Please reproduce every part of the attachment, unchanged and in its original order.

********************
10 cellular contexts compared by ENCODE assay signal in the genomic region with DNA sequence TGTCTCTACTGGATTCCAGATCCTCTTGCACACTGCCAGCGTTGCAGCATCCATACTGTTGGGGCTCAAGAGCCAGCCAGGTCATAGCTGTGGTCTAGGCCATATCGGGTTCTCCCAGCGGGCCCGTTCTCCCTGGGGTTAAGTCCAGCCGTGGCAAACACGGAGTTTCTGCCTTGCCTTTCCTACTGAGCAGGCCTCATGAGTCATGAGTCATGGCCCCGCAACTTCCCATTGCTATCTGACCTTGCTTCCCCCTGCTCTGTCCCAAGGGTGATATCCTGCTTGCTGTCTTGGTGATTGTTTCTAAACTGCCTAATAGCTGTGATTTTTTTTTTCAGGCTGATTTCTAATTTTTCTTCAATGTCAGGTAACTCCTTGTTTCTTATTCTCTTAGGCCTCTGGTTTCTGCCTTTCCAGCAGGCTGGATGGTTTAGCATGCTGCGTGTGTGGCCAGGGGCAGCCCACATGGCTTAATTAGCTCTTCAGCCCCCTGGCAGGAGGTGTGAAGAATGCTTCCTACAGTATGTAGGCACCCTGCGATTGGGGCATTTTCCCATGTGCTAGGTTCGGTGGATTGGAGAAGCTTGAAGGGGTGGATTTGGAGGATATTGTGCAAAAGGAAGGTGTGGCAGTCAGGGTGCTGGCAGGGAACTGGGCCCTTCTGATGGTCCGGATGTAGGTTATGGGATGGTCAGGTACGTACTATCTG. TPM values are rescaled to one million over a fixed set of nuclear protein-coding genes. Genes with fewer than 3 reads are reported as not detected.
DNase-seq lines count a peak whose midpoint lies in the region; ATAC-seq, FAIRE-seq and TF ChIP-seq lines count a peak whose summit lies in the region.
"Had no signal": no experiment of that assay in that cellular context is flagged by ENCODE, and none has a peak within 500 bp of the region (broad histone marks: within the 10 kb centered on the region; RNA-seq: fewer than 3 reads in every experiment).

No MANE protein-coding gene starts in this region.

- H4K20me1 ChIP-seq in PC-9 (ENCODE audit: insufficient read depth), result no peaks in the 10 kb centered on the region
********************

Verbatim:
10 cellular contexts compared by ENCODE assay signal in the genomic region with DNA sequence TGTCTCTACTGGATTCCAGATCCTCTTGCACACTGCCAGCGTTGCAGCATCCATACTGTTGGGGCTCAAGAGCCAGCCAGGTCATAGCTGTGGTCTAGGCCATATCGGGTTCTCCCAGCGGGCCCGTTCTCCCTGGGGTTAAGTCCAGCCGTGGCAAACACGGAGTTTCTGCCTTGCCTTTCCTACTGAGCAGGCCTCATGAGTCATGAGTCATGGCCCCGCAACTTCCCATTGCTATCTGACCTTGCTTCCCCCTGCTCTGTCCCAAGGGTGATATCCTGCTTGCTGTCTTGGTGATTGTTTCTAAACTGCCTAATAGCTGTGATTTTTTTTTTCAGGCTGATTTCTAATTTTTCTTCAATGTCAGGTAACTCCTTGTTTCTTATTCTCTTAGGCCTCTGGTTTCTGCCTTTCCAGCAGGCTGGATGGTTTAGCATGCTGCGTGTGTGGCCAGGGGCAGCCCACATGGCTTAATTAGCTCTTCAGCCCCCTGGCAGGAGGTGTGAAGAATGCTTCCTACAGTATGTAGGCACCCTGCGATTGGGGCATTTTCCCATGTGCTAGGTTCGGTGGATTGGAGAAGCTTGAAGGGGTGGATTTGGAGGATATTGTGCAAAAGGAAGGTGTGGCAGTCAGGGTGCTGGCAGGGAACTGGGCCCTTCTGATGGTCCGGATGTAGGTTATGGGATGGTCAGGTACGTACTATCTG. TPM values are rescaled to one million over a fixed set of nuclear protein-coding genes. Genes with fewer than 3 reads are reported as not detected.
DNase-seq lines count a peak whose midpoint lies in the region; ATAC-seq, FAIRE-seq and TF ChIP-seq lines count a peak whose summit lies in the region.
"Had no signal": no experiment of that assay in that cellular context is flagged by ENCODE, and none has a peak within 500 bp of the region (broad histone marks: within the 10 kb centered on the region; RNA-seq: fewer than 3 reads in every experiment).

No MANE protein-coding gene starts in this region.

- H4K20me1 ChIP-seq in PC-9 (ENCODE audit: insufficient read depth), result no peaks in the 10 kb centered on the region